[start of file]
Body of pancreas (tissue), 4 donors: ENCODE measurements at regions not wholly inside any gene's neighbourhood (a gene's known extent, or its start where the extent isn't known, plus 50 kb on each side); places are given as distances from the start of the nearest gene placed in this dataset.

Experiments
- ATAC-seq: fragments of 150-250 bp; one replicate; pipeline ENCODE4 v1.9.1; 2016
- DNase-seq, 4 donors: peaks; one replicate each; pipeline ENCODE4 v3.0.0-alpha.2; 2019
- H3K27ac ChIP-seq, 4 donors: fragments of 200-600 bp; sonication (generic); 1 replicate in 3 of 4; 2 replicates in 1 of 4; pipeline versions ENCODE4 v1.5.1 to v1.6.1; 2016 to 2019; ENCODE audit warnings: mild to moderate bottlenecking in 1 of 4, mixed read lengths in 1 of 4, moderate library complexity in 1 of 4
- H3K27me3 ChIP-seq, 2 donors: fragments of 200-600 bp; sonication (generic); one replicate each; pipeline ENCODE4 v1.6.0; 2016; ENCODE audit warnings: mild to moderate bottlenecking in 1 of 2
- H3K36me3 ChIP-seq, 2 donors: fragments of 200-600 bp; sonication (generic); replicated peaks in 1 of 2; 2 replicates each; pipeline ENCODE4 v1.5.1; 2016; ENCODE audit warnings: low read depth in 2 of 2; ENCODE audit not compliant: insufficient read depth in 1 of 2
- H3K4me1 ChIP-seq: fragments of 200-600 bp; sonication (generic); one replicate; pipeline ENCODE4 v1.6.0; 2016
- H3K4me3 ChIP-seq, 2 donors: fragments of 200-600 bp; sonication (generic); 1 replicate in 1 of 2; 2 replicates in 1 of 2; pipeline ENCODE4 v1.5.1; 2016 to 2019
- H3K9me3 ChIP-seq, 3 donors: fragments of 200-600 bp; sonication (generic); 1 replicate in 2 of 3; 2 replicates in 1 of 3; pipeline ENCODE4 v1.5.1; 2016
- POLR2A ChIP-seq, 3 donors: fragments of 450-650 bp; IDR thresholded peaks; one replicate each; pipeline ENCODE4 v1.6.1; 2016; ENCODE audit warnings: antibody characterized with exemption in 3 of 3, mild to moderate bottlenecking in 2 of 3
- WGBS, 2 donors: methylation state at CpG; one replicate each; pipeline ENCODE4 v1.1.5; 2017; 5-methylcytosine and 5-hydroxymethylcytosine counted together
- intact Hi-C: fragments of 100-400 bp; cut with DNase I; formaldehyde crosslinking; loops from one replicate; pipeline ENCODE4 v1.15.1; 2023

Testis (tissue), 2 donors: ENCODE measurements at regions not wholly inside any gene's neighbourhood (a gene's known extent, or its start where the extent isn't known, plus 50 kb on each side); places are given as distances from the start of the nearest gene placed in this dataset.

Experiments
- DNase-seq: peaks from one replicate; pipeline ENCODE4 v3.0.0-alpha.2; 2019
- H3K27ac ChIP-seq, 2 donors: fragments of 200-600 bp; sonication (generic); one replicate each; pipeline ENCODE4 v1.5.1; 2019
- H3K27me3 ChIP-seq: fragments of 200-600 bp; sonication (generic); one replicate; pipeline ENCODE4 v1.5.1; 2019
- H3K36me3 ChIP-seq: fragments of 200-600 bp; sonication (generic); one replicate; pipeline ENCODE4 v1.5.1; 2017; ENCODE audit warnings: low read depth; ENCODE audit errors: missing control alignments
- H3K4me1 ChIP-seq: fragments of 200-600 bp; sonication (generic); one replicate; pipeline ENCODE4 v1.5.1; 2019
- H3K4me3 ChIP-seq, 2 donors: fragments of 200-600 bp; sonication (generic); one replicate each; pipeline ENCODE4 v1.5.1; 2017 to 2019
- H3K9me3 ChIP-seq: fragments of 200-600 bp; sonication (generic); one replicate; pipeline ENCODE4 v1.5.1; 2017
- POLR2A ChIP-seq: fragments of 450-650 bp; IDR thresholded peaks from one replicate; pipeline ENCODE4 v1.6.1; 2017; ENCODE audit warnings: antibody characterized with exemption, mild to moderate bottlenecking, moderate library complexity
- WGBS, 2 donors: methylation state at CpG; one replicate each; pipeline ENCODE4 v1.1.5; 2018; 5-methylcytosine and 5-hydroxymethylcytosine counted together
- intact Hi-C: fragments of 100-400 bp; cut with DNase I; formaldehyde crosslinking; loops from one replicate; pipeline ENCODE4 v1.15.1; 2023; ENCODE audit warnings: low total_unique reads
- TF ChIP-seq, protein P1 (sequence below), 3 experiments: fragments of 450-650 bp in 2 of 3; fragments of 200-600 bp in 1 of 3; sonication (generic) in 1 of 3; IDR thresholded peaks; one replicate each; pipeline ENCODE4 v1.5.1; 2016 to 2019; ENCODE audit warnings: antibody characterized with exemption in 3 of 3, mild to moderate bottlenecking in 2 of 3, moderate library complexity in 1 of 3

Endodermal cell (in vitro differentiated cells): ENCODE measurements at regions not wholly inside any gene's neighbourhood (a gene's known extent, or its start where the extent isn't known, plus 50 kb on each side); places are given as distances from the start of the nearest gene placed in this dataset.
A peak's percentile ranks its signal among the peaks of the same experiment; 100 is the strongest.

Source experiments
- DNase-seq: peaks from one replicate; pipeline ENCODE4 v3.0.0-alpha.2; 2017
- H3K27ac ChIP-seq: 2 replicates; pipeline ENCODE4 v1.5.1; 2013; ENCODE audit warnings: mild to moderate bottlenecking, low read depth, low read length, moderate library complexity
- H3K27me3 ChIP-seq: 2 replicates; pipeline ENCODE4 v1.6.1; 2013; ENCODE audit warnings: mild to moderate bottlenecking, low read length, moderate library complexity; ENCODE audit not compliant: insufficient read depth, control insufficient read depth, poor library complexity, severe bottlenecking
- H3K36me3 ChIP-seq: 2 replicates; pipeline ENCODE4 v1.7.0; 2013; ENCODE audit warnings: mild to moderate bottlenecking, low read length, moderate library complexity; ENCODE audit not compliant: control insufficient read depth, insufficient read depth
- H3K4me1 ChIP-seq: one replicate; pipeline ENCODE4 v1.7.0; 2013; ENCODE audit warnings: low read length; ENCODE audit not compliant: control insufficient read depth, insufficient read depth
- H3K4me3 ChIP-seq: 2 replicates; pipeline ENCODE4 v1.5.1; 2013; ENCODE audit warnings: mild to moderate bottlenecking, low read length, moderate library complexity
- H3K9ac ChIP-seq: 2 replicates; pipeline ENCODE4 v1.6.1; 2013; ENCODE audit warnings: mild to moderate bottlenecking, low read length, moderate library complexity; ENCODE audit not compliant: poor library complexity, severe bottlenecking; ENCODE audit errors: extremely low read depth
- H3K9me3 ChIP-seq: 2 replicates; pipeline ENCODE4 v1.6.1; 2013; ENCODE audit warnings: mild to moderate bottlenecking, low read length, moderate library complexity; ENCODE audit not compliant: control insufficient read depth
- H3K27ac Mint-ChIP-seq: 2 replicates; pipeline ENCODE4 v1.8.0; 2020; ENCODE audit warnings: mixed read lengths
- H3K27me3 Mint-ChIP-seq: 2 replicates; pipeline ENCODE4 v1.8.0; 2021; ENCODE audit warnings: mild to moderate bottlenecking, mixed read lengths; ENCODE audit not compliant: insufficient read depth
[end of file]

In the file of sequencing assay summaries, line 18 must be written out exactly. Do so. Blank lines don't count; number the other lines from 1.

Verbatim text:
- H3K27me3 ChIP-seq: fragments of 200-600 bp; sonication (generic); one replicate; pipeline ENCODE4 v1.5.1; 2019